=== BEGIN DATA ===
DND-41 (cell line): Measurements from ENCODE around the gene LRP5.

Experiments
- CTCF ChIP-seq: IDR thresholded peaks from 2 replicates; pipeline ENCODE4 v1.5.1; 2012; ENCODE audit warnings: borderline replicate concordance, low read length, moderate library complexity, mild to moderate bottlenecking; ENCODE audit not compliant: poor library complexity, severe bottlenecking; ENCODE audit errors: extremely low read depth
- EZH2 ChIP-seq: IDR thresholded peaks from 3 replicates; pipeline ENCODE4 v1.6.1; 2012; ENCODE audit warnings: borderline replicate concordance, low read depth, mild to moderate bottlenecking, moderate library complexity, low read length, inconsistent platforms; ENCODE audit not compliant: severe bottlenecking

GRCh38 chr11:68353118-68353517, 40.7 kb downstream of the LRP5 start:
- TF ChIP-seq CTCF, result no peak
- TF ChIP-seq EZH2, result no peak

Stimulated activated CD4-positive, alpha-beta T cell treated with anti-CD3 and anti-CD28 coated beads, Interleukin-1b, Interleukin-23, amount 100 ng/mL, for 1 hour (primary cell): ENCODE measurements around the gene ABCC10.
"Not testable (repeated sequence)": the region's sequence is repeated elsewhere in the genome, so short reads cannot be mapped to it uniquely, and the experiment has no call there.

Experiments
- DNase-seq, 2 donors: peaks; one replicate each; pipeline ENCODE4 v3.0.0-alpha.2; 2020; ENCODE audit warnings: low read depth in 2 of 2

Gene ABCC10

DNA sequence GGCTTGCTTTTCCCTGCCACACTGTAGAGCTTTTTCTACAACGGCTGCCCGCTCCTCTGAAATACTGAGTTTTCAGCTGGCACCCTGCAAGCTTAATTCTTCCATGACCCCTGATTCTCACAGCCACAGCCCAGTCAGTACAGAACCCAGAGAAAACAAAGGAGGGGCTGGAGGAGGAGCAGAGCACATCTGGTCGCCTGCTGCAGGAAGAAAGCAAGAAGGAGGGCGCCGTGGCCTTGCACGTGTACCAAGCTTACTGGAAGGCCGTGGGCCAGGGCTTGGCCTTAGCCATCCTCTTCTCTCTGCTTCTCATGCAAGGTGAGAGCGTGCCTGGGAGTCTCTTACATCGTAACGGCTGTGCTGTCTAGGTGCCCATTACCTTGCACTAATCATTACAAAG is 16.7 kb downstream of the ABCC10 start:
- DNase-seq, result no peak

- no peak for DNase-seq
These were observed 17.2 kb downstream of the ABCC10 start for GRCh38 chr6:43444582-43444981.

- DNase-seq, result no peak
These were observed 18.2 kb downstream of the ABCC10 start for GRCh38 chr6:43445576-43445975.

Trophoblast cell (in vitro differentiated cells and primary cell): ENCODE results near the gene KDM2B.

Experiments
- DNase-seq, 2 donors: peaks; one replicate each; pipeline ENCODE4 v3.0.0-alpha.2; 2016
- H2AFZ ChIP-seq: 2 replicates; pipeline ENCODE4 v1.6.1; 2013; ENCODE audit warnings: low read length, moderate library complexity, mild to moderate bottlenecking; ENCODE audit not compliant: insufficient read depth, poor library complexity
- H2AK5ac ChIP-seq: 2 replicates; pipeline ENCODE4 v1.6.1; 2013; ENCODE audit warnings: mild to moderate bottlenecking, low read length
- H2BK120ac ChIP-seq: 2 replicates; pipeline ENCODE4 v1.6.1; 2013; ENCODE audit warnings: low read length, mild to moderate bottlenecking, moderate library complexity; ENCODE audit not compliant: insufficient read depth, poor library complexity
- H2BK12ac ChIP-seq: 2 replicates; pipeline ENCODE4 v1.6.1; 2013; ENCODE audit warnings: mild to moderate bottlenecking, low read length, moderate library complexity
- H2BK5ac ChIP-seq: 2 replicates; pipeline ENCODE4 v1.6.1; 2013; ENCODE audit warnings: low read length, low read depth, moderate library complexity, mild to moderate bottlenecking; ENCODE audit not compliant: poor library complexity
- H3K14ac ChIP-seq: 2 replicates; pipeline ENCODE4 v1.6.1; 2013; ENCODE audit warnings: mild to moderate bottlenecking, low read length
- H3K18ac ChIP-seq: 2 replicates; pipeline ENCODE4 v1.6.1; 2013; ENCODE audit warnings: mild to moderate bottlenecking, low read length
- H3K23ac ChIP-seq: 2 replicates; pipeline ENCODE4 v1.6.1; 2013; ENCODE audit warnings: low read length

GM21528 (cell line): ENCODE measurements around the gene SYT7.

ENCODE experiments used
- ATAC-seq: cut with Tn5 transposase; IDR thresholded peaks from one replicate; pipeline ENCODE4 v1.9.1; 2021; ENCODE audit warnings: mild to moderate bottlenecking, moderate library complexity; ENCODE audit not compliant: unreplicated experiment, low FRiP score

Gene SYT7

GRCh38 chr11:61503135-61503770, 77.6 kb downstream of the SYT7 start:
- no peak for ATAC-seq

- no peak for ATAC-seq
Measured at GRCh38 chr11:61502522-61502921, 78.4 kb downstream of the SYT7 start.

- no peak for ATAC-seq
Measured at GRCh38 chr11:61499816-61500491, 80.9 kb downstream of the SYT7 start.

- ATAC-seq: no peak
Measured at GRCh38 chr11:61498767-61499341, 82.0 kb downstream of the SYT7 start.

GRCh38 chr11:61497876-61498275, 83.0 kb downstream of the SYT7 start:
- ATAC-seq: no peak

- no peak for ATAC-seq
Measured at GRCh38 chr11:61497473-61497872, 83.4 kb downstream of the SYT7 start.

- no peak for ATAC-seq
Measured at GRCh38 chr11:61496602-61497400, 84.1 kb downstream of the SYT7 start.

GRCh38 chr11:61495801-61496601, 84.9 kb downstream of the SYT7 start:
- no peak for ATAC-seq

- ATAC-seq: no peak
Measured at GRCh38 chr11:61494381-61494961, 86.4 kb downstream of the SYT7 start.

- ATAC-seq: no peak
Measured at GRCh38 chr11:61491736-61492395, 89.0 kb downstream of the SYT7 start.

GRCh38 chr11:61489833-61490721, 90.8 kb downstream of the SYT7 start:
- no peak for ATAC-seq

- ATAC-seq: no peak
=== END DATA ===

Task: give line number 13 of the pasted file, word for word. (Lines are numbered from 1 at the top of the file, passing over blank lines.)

DNA sequence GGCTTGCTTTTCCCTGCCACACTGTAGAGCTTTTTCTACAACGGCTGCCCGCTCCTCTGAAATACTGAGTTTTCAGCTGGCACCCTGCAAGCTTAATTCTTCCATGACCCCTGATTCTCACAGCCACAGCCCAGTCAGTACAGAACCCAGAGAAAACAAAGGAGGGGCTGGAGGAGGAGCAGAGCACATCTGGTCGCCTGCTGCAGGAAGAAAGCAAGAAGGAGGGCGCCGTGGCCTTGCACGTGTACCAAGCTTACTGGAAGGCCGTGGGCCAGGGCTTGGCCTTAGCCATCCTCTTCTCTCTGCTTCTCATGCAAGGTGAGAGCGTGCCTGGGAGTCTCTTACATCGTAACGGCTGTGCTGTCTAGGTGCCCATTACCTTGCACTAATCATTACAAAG is 16.7 kb downstream of the ABCC10 start: